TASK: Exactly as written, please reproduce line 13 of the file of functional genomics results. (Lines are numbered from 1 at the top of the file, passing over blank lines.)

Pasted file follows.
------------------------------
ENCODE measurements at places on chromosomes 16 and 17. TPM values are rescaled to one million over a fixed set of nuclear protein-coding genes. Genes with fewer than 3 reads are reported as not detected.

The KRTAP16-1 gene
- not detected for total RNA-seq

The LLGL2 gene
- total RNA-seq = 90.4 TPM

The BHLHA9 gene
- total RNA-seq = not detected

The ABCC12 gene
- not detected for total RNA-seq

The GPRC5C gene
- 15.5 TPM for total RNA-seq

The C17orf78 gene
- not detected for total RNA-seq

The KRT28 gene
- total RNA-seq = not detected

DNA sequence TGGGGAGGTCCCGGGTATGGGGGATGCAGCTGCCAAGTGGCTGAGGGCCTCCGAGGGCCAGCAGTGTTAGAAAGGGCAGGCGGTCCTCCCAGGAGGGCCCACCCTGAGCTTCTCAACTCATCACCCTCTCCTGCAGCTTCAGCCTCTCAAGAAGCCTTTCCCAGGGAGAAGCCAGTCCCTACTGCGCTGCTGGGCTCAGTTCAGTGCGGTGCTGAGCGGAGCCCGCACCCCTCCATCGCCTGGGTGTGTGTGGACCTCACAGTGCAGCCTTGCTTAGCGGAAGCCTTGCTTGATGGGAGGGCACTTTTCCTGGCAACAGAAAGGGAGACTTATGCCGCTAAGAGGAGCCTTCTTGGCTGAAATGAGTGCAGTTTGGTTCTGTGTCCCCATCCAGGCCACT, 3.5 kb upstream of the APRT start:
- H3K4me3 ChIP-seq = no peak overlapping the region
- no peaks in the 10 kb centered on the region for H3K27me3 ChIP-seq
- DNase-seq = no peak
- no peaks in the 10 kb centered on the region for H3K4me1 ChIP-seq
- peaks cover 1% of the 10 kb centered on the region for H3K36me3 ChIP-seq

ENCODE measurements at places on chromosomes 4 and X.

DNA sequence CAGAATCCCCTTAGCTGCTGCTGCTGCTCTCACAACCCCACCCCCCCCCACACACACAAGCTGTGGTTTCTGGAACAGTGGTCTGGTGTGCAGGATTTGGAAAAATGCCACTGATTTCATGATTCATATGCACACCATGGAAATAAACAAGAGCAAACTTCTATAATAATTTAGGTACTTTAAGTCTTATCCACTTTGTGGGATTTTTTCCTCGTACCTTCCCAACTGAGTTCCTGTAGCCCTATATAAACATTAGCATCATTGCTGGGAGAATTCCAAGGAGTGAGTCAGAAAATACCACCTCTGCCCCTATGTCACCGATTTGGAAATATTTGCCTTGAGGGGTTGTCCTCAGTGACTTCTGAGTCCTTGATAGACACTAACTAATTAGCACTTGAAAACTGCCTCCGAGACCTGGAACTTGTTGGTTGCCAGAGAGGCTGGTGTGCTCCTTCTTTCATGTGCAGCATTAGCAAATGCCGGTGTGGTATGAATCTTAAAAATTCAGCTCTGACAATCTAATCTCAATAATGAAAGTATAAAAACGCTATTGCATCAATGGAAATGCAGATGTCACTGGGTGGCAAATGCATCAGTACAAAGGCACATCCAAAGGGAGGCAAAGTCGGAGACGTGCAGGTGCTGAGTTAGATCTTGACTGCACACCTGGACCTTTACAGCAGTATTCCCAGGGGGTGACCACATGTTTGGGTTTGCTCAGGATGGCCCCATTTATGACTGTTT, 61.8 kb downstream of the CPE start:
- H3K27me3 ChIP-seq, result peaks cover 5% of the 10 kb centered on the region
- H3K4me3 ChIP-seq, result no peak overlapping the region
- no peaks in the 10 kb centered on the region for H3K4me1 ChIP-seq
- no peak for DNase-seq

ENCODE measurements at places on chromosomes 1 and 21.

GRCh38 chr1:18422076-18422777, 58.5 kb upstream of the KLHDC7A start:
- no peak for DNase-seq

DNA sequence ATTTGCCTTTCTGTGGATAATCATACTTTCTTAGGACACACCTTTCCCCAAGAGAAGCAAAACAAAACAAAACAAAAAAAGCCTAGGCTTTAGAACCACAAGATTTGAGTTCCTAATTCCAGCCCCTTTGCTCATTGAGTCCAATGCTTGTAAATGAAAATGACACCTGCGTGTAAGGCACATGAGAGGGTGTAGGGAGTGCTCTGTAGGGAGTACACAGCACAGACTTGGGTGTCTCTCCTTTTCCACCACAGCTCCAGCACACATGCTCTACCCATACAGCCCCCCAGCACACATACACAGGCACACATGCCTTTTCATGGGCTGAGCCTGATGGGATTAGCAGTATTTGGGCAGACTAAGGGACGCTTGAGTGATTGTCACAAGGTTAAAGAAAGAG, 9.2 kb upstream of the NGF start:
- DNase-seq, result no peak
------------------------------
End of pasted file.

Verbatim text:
- not detected for total RNA-seq